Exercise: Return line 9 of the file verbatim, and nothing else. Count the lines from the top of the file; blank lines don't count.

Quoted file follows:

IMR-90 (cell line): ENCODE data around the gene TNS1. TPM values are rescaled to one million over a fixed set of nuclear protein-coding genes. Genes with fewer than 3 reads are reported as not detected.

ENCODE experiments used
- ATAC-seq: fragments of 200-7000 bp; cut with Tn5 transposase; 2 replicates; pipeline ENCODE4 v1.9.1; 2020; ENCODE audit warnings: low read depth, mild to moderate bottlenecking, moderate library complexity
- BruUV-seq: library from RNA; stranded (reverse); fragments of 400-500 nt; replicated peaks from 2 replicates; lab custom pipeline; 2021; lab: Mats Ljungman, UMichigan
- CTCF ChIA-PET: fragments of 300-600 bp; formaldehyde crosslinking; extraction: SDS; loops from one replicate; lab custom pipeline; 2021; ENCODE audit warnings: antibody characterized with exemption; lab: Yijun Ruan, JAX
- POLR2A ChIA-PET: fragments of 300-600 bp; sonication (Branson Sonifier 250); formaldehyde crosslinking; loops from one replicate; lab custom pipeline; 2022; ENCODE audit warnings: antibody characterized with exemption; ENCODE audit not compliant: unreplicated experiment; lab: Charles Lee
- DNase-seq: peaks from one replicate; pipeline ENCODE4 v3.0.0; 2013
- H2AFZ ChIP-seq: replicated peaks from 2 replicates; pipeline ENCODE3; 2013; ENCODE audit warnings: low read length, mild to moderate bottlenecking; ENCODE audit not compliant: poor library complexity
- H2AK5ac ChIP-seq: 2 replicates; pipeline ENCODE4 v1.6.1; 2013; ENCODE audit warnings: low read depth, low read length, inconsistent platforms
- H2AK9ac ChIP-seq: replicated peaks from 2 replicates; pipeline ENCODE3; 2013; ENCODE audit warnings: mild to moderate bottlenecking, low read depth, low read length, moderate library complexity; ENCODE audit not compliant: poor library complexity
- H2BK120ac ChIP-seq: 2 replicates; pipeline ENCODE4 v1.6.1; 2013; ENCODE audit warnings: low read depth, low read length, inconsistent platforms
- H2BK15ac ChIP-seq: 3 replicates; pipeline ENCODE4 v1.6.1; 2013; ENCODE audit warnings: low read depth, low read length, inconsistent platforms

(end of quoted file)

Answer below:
- H2AK5ac ChIP-seq: 2 replicates; pipeline ENCODE4 v1.6.1; 2013; ENCODE audit warnings: low read depth, low read length, inconsistent platforms